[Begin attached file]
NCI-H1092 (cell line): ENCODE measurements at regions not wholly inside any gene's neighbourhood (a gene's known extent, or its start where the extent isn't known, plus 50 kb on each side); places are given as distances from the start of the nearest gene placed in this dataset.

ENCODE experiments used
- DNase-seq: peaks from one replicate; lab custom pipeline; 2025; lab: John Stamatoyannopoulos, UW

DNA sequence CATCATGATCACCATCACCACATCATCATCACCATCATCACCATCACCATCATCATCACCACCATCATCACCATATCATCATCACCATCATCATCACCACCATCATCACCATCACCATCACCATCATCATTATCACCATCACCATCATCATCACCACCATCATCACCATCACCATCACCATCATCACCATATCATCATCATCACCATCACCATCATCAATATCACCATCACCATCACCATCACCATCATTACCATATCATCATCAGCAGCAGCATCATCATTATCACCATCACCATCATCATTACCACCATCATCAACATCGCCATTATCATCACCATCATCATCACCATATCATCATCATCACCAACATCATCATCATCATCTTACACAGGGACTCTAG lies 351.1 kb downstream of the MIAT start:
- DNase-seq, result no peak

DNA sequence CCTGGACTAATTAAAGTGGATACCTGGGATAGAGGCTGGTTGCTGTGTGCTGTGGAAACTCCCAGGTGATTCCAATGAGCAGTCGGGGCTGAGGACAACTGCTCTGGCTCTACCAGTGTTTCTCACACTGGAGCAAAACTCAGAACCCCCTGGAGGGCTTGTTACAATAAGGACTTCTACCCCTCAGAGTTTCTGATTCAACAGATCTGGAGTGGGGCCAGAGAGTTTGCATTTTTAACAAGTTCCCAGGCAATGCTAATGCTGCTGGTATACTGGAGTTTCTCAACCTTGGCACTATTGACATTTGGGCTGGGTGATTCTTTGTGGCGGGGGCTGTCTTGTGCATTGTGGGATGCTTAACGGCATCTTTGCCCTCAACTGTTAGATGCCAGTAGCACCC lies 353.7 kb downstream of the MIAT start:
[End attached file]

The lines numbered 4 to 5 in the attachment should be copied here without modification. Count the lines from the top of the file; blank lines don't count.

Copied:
DNA sequence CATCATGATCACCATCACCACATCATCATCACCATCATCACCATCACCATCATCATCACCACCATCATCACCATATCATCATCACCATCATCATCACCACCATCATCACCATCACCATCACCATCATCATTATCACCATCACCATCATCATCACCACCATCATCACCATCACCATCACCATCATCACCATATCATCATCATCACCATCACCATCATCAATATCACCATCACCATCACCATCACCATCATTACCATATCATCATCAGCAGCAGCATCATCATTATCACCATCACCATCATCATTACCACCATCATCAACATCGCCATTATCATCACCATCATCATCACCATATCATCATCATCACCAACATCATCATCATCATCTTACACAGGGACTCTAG lies 351.1 kb downstream of the MIAT start:
- DNase-seq, result no peak